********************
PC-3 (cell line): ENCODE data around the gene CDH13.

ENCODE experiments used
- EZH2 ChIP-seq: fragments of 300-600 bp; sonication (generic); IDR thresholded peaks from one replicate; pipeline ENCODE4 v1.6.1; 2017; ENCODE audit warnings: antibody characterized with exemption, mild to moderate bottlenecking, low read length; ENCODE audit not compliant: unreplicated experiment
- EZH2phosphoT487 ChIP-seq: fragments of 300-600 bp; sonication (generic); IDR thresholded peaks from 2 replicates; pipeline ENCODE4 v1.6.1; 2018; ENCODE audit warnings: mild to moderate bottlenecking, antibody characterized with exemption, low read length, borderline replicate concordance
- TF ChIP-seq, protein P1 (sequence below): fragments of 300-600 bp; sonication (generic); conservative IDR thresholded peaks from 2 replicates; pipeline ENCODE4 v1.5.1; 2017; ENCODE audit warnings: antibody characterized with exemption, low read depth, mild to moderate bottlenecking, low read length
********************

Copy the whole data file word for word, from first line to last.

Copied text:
PC-3 (cell line): ENCODE data around the gene CDH13.

ENCODE experiments used
- EZH2 ChIP-seq: fragments of 300-600 bp; sonication (generic); IDR thresholded peaks from one replicate; pipeline ENCODE4 v1.6.1; 2017; ENCODE audit warnings: antibody characterized with exemption, mild to moderate bottlenecking, low read length; ENCODE audit not compliant: unreplicated experiment
- EZH2phosphoT487 ChIP-seq: fragments of 300-600 bp; sonication (generic); IDR thresholded peaks from 2 replicates; pipeline ENCODE4 v1.6.1; 2018; ENCODE audit warnings: mild to moderate bottlenecking, antibody characterized with exemption, low read length, borderline replicate concordance
- TF ChIP-seq, protein P1 (sequence below): fragments of 300-600 bp; sonication (generic); conservative IDR thresholded peaks from 2 replicates; pipeline ENCODE4 v1.5.1; 2017; ENCODE audit warnings: antibody characterized with exemption, low read depth, mild to moderate bottlenecking, low read length